Here’s Your Guide on ‘Face’ and ‘Greng Jai’ in Thailand

by | Feb 11, 2022 | Thailand | 1 comment

It wasn’t until I submerged myself in Thai culture that it began to dawn on me that there really are great differences between Western and Eastern cultures. I thought I knew it all. Now I know, I have so much more to know. But I am slowly seeing beneath the complex layers of these sociological concepts. Understanding ‘face’ and ‘greng jai’ has made me understand normally incomprehensible situations. It has made my relationships with my Thai friends and acquaintances run much more smoothly. Thai people are more willing to help me now, as I know how to use ‘face’ appropriately, and I can now interpret ‘greng jai’ so that I can pick up on what is ‘not’ said. It is a gift and I am happily passing it on.


Temple Mural from Viharn Lai Kham Chiang Mai, By Rachel Devlin
Temple Mural from Viharn Lai Kham Chiang Mai, By Rachel Devlin

The concept of ‘face’ has been a social construct in China for thousands of years. As waves of people from China migrated throughout South East Asia, the idea of ‘face’ came with them. The famous Chinese writer Yin Yutan (1895-1976) once said, “… face cannot be translated or defined.” Yet here I am, just about to attempt this very thing.

One can ‘lose face’ or ‘gain face’ depending on the situation. The role of everyone in society is to manage social engagements so that no one loses face, and ideally, can ‘gain face’. Western words linked to ‘face’ revolve around a similar theme: honor, virtue, authority, respect, social standing, pride, dignity, and prestige.

I recall my first trip to Thailand in 1993; I was young and fresh out of university. A group of us ordered a variety of curries at a touristy restaurant in Chiang Mai. As the dishes came out, none seemed to be the ones we ordered. We were completely outraged in the most dreadful western way. I remember one of my friends saying, “What poor service!” We argued and raised our voices and demanded the appropriate curries.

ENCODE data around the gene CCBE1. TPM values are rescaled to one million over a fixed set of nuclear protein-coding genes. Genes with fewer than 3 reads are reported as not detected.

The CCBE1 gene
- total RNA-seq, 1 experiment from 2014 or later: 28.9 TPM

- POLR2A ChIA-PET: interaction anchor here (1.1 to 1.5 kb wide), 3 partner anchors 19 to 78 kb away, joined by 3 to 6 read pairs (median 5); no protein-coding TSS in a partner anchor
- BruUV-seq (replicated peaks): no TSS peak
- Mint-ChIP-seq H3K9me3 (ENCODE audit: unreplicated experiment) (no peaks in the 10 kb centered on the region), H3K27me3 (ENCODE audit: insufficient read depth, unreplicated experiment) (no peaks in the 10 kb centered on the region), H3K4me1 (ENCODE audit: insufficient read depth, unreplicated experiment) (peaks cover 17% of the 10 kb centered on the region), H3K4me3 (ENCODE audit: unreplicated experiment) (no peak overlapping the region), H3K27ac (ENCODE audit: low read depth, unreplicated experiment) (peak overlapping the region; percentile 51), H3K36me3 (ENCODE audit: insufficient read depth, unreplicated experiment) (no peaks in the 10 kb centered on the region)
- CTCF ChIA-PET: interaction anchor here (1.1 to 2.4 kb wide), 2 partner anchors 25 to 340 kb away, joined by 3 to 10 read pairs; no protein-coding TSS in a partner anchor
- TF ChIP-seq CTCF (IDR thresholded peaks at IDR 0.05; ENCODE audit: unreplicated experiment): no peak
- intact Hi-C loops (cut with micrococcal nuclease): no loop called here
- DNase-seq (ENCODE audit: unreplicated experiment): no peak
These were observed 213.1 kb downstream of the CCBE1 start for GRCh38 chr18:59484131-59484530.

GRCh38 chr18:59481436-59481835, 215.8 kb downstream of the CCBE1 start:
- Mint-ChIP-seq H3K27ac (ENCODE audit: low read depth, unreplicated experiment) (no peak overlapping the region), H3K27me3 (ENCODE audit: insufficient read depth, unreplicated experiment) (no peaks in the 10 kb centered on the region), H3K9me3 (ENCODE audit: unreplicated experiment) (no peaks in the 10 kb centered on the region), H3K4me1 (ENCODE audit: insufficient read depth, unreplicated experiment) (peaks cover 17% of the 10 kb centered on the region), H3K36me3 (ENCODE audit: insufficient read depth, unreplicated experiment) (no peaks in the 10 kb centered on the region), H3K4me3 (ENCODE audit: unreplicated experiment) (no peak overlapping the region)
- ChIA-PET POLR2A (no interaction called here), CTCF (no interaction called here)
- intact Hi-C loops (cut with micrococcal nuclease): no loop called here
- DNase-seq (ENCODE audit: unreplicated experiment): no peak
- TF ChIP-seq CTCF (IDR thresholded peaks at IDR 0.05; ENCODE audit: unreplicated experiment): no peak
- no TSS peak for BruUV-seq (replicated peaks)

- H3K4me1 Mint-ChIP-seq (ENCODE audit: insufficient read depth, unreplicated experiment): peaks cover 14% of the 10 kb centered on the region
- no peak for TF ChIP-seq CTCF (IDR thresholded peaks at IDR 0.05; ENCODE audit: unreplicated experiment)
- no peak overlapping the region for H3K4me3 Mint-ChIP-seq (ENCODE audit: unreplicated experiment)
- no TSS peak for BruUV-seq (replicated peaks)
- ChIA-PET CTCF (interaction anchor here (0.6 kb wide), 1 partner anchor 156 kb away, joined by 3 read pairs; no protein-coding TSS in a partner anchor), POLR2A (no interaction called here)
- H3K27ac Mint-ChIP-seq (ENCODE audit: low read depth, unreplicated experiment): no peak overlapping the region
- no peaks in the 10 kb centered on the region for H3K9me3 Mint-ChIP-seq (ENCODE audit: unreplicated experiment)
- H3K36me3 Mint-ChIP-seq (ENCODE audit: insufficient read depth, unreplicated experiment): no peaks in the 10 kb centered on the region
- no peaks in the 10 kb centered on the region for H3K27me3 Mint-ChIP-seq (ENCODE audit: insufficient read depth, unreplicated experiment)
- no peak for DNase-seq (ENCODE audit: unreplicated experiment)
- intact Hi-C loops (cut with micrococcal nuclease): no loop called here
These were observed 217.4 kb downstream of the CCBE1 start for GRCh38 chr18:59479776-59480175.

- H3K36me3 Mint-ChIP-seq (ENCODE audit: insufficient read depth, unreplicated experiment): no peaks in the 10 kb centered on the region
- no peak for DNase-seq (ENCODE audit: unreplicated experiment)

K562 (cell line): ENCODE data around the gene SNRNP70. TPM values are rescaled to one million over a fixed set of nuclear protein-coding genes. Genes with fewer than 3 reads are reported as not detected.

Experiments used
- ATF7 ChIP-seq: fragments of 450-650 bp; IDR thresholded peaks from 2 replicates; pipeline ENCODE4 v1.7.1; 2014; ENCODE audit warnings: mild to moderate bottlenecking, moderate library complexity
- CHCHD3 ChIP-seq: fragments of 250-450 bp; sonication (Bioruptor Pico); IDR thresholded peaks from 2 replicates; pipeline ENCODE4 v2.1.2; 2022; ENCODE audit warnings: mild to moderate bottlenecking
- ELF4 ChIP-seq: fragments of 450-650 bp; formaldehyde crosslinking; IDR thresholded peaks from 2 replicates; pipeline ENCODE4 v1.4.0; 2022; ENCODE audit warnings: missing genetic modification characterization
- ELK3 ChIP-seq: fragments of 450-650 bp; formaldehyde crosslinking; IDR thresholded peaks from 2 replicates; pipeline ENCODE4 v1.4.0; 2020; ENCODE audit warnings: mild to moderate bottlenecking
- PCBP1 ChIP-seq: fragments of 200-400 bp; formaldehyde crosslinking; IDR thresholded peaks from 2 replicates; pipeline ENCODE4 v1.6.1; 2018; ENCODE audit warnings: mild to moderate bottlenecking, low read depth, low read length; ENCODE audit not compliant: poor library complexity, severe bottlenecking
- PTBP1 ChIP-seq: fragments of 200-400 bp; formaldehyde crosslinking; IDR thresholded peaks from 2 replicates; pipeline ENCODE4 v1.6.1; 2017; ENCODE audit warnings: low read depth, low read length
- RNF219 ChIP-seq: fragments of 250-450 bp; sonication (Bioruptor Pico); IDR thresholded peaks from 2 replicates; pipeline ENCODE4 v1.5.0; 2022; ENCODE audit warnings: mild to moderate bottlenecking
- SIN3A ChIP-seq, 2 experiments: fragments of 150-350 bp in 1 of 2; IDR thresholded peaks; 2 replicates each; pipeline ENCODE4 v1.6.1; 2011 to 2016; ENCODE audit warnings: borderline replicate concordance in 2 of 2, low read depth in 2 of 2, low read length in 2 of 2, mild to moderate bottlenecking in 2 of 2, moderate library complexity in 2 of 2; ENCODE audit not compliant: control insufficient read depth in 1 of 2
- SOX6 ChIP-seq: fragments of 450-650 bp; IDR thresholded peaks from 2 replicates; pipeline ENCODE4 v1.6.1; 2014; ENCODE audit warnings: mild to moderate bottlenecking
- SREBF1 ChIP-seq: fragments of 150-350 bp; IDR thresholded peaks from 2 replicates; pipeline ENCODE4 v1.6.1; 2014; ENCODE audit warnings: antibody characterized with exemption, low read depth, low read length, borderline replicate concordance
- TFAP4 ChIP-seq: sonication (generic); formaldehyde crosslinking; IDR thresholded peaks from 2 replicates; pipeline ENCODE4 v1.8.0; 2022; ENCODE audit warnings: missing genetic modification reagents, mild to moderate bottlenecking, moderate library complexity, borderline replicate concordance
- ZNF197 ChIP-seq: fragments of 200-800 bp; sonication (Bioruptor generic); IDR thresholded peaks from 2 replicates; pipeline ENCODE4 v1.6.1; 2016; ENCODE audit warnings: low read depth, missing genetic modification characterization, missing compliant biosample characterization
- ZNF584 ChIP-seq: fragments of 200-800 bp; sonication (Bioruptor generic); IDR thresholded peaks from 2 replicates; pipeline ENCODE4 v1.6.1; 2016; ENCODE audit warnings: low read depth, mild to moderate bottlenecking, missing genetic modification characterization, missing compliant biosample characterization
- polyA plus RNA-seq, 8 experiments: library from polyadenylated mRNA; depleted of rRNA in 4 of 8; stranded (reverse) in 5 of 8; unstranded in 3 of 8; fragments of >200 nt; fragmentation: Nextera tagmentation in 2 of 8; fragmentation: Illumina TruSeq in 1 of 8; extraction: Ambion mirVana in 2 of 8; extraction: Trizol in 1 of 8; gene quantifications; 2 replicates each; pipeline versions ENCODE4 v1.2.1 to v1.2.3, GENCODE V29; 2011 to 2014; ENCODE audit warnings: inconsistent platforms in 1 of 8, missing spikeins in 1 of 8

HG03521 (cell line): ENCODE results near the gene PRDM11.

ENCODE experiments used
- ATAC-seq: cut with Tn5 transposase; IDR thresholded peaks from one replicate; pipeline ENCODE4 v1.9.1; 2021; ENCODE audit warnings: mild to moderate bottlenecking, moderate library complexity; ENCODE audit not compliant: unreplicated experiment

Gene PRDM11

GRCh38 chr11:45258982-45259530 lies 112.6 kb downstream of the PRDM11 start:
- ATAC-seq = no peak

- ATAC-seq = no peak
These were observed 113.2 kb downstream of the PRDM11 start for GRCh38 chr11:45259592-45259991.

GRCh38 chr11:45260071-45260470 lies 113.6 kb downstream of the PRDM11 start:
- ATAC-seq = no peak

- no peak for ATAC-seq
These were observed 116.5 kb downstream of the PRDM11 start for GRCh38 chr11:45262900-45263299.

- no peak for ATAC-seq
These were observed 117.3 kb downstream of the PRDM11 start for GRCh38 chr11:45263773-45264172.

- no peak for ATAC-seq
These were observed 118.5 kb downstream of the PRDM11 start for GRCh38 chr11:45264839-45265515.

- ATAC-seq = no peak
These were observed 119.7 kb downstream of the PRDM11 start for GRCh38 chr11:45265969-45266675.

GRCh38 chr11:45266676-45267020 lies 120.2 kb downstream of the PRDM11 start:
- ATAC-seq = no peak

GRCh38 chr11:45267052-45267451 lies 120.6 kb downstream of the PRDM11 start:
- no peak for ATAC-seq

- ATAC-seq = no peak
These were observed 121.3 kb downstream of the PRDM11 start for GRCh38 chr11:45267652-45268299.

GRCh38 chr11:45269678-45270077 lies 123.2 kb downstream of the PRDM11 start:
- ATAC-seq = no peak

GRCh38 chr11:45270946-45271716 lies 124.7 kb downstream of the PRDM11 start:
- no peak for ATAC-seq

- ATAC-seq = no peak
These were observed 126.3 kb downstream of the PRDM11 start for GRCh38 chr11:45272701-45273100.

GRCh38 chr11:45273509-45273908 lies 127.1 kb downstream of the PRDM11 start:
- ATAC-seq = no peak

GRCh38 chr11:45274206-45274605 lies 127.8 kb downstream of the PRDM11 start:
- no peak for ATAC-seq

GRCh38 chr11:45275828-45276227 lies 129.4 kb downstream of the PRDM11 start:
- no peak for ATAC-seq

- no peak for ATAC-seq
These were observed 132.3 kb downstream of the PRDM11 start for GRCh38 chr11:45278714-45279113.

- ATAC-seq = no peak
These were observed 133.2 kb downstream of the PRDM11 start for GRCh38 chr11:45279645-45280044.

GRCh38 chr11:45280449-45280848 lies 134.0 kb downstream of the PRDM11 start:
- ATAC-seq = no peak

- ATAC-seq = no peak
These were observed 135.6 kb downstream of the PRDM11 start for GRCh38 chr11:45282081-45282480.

In retrospect, what we did was make the poor waitress lose a lot of ‘face’. Publicly we let her colleagues, and probably her boss, think that she was incompetent by our noises of disapproval. Realistically, she was probably struggling to make money and couldn’t speak English. Yet we made her pay for it in our rather vulgar vocalizations and facial expressions. She would have felt great embarrassment and shame. Now I know that she would have had to pay for those errors through her pay packet. It would have deeply affected her.

If I get the wrong meal these days, I usually eat it anyway. Most experienced expats do. If it is something I really cannot eat, I will deal with it quietly and respectfully.

I recall another incident that was more nuanced. It happened only a few years ago. I was speaking at a conference. I went up to the podium and connected my USB to their computer. I was setting up my Powerpoint as I had done a thousand times before. Then I noticed that there was a Thai man hovering behind me. I realized that it was his entire job to set up my tech needs. Inadvertently, I had made him lose face. He stood with pride, but I knew that this was in an awful position.

So, a few minutes later, I had an opportunity to make him ‘gain face.’ Another speaker needed to connect their USB, so I gave it to him. He was happy, and it wasn’t much effort for me to correct the situation.

Greng Jai

Hierarchy is connected to 'face' and 'greng jai' Mural by Rachel Devlin
Hierarchy is connected to ‘face’ and ‘greng jai’ Mural by Rachel Devlin

The speed lesson in ‘greng jai’ is weirdly simple. Its implications in conversations, not so. Geng Jai is a feeling of great respect and compassion. It is the action of not telling someone something that may harm or anger them. Simply put, Western culture would label this lying. But in Thai culture, this is an act of greatest respect. It is essential that we understand this cultural construct. It has the potential to cause great cultural disharmony if not adhered to.

My friend owns a very busy expat restaurant and bar. He has three of everything. Three microwaves, three blenders, three coffee machines, you get the idea. This is because machines break down often and he has spares at the ready. He has begged his staff to tell him when a machine breaks down, so he can fix it.

Yet the staff just replace the machine with a spare and never tell him. Eventually, there is an emergency as none of the machines work.

So why don’t his staff tell him when the machines are broken… yes… you got it… greng jai. He is a ‘superior’ in the hierarchy and they simply couldn’t tell him bad news and upset him. They respect him way too much. Meanwhile, he quietly goes crazy.

If you ask a Thai person for directions, they will smile and tell you to turn left and right and point in certain directions. They do this even if they don’t know the place you are looking for. Why? Partly ‘greng jai.’ They don’t want you to feel angry that they have let you down. Also ‘face’ comes into play. Not ‘knowing’ something could be seen as a loss of ‘face’.

The above are a few simple examples taken from my own experience. I am a keen observer of human behavior, and I still feel quite certain that I still have not cracked these concepts completely. But I do my best to ‘save face’ and recognize ‘greng jai.’ I am saying this without losing face, though.

How about you; have you come across unknown or little-understood cultural concepts in your host country? Share them with us!

by: Rachel Devlin